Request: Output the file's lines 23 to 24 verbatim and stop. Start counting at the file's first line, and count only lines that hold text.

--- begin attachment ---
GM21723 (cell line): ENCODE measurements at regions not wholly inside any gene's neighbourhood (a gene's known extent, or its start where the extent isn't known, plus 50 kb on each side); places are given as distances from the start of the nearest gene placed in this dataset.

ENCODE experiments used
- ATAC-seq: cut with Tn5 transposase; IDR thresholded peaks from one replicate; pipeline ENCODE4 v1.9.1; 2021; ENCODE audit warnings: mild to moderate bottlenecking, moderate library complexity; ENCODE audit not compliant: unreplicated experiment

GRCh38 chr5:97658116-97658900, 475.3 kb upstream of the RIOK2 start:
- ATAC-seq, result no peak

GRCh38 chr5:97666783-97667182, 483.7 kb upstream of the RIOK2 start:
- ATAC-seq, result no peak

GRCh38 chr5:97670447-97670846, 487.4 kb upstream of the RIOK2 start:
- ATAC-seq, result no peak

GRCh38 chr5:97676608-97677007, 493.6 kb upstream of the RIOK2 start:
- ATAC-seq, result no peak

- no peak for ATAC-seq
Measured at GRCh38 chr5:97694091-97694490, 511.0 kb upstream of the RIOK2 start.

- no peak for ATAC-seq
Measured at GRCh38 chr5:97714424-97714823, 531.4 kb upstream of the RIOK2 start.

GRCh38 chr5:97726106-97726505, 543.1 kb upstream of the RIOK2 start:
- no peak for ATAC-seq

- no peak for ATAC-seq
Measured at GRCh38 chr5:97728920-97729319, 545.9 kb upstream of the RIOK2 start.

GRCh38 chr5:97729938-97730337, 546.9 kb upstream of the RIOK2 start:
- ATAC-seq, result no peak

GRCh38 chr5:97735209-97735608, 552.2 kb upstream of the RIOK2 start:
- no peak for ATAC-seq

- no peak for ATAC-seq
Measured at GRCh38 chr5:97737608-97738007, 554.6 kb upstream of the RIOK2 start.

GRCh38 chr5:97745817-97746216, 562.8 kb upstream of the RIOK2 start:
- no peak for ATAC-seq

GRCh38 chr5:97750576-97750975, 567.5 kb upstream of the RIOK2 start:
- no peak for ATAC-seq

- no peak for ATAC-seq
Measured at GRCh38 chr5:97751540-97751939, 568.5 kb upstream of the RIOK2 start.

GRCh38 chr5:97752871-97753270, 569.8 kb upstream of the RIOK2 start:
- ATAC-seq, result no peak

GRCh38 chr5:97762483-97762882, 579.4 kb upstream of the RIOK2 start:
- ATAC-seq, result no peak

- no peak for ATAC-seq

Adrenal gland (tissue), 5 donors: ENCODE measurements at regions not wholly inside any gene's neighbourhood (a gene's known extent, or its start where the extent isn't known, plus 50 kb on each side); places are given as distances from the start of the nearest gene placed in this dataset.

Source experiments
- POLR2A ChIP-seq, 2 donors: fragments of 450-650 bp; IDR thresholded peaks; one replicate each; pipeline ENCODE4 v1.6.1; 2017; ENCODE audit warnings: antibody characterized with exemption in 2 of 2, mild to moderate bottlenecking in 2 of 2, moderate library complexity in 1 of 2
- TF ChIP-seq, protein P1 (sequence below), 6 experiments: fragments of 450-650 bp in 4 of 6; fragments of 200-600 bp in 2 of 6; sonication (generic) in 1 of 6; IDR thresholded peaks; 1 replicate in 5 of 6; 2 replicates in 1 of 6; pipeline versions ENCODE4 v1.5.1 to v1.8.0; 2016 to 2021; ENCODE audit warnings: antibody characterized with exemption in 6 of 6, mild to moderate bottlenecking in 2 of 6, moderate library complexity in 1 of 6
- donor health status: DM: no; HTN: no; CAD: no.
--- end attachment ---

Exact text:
- no peak for ATAC-seq

- no peak for ATAC-seq